Now that we have defined an ETF, witnessed the asset growth and discussed SEC registration, let's take a pulse check: Do you still want to launch an ETF? If so, brace yourself for many sleepless nights, shore up your bank account and be prepared for a difficult but sometimes thrilling time. The process from product conception to IPO takes dedication across multiple stages. Let's identify several of these stages. (Note: We're assuming here that you have already identified the sort of ETF you would like to launch!)
Stage 1: Landscape
Let's call this the glint-in-the-eye stage. Before you even get to the drawing board in terms of your product's design, it is necessary to gauge the investment interest landscape. Are there interested investors? What is the level of product demand? Who are the current competitors? What are the barriers to entry?
Some things to consider include first-to-market advantage, the availability of similar products and pent-up demand. If similar products exist, you must identify ways to differentiate your product, such as by expense ratio, structure or index structure. This leads to stages two and three, choosing the best product structure and index.
Stage 2: Product Structure
ETFs and ETVs are not uniformly structured; they have used a variety of forms. For example, there are ETFs in the form of unit investment trusts, such as SPDRs, as well as open-end funds, such as iShares. Currently, there are ETVs structured as grantor trusts, such as streetTracks Gold Trust, and those that use a limited partnership structure, such as United States Oil Fund (ticker: USO). There is not one preferred choice. The structure of the fund depends on its portfolio and the needs of investors.
When choosing a structure, it is important to consult legal counsel, and possibly a service provider, exchange representative or other ETF industry experts. Decide on a structure that will be most suitable for your investor base. As is the case when creating any new product, you must review the legal, regulatory, tax and accounting considerations that apply to the structure, establishment and ongoing operation of the new ETF or ETV. Issues relating to the underlying assets (such as liquidity, transparency of trading and pricing, clearance and settlement arrangements, financial accounting, and taxation), complex structures (such as "multiclass," "master-feeder" and "fund of funds"), intellectual property issues (such as trademarks and patents, marketing and distribution channels), as well as investor preferences, must all be taken into account to create a successful product.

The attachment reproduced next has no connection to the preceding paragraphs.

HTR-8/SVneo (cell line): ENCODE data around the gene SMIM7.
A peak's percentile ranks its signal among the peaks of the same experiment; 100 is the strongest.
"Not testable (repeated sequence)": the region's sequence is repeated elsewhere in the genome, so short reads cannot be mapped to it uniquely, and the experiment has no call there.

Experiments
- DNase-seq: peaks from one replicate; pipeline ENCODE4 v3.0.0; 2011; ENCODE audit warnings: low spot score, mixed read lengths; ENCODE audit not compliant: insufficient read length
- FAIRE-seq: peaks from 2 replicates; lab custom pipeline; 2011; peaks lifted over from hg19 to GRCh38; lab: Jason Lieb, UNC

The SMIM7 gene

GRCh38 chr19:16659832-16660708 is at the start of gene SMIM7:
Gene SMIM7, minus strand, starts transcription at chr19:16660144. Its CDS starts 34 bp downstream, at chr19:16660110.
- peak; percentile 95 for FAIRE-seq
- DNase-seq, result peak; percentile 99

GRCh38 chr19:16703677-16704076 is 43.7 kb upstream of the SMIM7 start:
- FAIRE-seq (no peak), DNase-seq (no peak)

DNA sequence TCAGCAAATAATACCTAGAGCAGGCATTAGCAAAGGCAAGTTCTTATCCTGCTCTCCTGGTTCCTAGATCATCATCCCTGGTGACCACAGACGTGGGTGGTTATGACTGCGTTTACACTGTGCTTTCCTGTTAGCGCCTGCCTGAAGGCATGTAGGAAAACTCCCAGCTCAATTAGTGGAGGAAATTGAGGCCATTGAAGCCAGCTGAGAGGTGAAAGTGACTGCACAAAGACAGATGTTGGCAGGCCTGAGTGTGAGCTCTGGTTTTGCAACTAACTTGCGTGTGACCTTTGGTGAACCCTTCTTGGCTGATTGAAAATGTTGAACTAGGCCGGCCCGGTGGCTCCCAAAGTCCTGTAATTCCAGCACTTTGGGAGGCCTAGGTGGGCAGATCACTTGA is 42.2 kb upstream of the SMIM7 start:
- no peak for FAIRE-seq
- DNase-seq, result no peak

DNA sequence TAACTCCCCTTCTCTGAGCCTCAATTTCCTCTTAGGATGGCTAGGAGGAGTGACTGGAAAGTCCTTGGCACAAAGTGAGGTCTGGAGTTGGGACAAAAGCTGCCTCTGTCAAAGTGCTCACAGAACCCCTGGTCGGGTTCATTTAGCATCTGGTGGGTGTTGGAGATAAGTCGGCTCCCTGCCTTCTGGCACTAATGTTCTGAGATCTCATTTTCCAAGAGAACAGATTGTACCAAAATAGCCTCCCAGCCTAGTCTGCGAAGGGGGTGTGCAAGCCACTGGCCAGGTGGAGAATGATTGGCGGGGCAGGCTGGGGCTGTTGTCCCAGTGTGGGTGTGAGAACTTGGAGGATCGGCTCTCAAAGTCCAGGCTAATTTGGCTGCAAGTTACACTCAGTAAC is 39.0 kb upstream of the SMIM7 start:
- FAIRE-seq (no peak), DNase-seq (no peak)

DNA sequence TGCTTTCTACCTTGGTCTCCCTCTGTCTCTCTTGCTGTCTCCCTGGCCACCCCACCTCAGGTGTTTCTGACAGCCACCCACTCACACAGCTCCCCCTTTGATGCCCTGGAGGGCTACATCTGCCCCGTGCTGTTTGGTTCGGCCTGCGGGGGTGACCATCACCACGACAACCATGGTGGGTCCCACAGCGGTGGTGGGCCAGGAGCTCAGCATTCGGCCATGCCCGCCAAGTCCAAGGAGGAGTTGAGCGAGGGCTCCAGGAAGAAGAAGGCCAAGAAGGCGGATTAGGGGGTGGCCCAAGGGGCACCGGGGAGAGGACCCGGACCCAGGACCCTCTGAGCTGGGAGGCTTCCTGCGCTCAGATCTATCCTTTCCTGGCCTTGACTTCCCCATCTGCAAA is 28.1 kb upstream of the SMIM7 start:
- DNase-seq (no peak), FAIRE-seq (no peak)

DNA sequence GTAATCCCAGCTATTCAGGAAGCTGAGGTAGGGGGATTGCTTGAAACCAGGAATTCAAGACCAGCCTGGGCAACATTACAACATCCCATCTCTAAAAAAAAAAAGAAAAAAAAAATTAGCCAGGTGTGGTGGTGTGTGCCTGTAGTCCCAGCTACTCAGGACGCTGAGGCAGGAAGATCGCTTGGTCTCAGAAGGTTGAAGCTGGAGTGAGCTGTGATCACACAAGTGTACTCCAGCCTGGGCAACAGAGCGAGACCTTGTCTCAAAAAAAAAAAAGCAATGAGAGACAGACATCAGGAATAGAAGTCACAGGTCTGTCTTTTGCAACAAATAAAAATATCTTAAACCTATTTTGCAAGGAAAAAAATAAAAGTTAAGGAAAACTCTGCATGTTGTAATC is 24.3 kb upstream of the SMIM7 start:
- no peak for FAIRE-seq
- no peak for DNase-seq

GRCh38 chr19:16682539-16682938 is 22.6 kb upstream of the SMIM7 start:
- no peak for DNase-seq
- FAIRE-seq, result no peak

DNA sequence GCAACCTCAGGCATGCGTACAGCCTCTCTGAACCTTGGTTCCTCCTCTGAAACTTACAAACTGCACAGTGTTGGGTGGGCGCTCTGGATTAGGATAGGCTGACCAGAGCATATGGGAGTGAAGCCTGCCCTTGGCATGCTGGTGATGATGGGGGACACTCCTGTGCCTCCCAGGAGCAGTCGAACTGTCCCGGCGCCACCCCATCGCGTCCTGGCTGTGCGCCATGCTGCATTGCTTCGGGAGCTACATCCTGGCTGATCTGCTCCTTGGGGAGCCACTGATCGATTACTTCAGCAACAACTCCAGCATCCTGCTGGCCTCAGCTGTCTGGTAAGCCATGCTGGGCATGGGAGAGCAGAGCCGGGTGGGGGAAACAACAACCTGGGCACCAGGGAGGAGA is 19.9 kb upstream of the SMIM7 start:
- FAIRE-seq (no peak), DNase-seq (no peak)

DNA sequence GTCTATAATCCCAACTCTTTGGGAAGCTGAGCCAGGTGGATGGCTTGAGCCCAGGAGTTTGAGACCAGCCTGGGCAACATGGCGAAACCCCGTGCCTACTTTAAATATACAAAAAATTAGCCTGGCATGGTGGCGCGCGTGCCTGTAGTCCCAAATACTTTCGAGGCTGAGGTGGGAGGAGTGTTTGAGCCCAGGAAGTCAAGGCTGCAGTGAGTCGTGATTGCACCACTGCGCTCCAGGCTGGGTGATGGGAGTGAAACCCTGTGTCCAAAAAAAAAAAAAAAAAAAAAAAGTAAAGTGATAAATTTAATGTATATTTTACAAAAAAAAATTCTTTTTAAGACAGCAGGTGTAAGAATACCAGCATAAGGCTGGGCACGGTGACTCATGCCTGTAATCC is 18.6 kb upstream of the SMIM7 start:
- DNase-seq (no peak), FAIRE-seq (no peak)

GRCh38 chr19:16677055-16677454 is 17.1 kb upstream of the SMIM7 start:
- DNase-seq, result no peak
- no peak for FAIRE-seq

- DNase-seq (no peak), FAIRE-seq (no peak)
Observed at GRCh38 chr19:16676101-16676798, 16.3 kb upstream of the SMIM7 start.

Backstage 2: Relief And The Regulatory Process
When designing a new product, it is vital that you analyze whether or not it will be considered an IC under the Investment Company Act of 1940 (1940 Act). If so, it must be registered as such with the SEC and must receive relief under the 1940 Act and its rules so that it can properly operate as an ETF. If you choose not to operate an open-end or unit investment trust IC, one alternative may be to restructure your product as an ETV since, as we have seen, ETVs are not ICs and thus do not need to obtain such exemptive relief. Structuring a new product as an ETV may expedite bringing it to market, because the regulatory process with respect to the 1940 Act will be avoided. Beware, however, that the legal definition of an IC is very broad.
ETF Relief Under The 1940 Act And Its Rules
Typical ETF requests include relief to permit: (a) The ETF to redeem its shares at NAV only in creation units; (b) trading of individual shares on a stock exchange to take place at prices other than NAV; and, (c) an exemption from prospectus delivery requirements in connection with secondary market trading activity. Prospectus delivery relief is conditioned upon the requirement that a "product description " summarizing the key features of the ETF is delivered to investors purchasing such ETFs as part of the primary listing exchange's rules. Other exemptions are sought, among other things, to permit: (a) redemptions of creation units to be made in excess of the statutory seven-calendar-day requirement; (b) a "fund of funds" structure; and, (c) certain affiliated parties to deal with each other if the structure of the ETF and relationship with its participants and service providers necessitate such relief. As indicated above, the regulatory process for obtaining relief from the SEC under the 1940 Act is slow, and therefore costly.